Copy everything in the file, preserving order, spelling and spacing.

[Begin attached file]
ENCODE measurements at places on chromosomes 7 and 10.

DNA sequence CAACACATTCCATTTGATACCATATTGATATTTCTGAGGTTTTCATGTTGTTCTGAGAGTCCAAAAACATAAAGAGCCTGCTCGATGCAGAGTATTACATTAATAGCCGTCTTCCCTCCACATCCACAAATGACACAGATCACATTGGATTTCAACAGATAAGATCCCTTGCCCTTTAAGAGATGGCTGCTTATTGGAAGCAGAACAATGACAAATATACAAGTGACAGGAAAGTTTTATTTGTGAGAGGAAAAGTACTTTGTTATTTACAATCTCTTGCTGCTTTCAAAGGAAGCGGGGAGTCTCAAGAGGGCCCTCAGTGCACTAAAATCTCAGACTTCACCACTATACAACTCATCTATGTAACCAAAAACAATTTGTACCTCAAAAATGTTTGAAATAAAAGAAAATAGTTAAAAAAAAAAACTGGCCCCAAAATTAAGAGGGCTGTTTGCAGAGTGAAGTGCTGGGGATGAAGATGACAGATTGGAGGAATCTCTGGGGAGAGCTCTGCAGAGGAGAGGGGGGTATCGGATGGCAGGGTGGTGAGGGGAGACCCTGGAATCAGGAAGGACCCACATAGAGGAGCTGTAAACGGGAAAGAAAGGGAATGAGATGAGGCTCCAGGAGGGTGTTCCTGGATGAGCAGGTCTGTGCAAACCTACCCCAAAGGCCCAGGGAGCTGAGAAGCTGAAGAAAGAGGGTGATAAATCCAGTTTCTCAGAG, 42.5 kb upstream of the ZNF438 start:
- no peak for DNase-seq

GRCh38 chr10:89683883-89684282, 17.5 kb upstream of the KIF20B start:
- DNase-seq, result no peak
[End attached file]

ENCODE measurements at places on chromosomes 7 and 10.

DNA sequence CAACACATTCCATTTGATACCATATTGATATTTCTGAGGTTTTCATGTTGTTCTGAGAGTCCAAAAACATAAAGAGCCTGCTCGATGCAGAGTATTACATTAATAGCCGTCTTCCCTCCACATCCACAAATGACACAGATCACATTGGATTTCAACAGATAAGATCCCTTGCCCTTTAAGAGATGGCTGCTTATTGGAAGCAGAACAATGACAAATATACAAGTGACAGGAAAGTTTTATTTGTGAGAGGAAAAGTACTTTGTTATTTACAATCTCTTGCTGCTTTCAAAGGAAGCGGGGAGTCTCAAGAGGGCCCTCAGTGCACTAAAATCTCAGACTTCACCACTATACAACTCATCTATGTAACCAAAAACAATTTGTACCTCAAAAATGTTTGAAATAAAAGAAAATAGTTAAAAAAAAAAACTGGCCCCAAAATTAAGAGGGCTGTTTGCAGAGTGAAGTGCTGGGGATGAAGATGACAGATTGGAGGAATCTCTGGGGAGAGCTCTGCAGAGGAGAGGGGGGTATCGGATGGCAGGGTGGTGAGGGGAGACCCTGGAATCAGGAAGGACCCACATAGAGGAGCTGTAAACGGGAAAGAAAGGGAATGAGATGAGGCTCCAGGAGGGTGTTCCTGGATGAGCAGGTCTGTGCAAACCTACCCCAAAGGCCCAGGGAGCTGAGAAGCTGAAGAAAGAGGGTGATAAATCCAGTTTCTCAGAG, 42.5 kb upstream of the ZNF438 start:
- no peak for DNase-seq

GRCh38 chr10:89683883-89684282, 17.5 kb upstream of the KIF20B start:
- DNase-seq, result no peak